Apple did have one more surprise for the audience, however. The iPod Touch and iPhone use an ARM processor, but the iPad uses what Jobs called the Apple A4 processor, a 1GHz chip "that just screams," he said.

Making its own processor marks a sea change for the way that the Mac maker has long done business, though it's been dropping hints on the move for some time. In 2007, Apple acquired chipmaker PA Semi, a move seen widely as a precursor to the company rolling out its own mobile-friendly processors.

The Apple iPad is expected to begin shipping some models in the next 60 days, but it will be another 30 days after that for 3G-capable units to become available.

Apple today also announced two iPad accessories: a keyboard/dock that charges the device while holding the pad up like a PC monitor, and a lid that protects the screen and, when the iPad is in use, folds behind it to similarly prop up the unit. Prices were not discussed.

The company also today showed off its new foray into e-book sales: The iPad's free iBook e-reader app, and the Apple iBookstore -- its corresponding e-book store. The setup enables users to browse, buy and access purchased e-books similarly to iTunes, and like Apple's popular music store, syncs with desktop and notebook devices.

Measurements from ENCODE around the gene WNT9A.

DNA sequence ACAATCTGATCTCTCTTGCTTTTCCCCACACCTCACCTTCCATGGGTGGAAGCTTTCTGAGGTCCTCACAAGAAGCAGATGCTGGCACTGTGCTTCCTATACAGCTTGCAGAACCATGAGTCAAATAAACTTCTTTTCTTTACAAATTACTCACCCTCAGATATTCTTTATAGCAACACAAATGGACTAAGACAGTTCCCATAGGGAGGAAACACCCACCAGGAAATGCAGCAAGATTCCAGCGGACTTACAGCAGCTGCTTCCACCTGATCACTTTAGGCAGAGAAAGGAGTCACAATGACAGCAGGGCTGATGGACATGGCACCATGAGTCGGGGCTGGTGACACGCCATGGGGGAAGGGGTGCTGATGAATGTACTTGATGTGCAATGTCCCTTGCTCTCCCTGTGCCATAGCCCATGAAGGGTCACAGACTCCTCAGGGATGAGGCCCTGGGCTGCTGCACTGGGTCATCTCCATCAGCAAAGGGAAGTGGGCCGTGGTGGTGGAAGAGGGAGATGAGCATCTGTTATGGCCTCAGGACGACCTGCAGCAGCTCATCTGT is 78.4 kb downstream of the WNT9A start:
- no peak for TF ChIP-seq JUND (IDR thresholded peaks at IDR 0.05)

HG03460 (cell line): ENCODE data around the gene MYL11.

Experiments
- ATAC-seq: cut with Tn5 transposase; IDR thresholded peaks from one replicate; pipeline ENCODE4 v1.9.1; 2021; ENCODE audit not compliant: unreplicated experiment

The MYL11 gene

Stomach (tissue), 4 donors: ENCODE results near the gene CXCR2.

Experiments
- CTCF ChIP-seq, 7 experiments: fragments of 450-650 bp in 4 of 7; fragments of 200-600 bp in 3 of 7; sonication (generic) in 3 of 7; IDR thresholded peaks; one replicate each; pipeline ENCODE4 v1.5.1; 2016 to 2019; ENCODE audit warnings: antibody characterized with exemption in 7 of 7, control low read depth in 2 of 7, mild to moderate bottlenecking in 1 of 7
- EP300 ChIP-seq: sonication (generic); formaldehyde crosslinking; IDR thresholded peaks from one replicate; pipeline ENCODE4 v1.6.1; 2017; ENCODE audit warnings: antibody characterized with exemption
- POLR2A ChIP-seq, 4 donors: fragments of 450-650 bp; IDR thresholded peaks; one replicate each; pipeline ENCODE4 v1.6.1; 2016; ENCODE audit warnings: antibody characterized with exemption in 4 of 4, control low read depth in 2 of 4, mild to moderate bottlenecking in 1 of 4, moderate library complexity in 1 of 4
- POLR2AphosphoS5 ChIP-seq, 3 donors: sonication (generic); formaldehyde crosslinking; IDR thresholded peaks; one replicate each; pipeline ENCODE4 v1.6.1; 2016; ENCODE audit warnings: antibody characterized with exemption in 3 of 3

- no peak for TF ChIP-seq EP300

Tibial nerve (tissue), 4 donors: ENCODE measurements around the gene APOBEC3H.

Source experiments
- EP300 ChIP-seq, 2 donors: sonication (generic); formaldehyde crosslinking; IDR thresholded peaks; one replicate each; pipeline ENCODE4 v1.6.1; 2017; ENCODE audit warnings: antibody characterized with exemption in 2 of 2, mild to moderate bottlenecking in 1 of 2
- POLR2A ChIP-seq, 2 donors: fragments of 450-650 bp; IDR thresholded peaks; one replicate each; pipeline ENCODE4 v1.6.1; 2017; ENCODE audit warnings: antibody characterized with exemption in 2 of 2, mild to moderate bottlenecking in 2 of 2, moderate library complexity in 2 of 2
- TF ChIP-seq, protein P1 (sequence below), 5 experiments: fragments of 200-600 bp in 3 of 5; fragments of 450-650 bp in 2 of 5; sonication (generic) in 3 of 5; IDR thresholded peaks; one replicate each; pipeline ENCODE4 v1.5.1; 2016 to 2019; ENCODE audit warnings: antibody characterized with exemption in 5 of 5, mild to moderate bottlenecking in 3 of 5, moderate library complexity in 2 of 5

The company also introduced a new version of iWork, Apple's desktop productivity suite. The included applications are now all designed to work with the multitouch screen of the iPad, and will sell through the App Store for $9.99 each.

Apple iPad to be next iconic mobile device?

Jobs said today's debut of the iPad was the culmination of Apple's long history in reinventing and creating product categories. Speaking from the stage of the Yerba Buena Center for the Arts, he talked about Apple's "firsts" in laptops -- the 1991 PowerBook was the first laptop with a thin-film transistor (TFT) screen, a pointing device, and a raised keyboard with palm rest.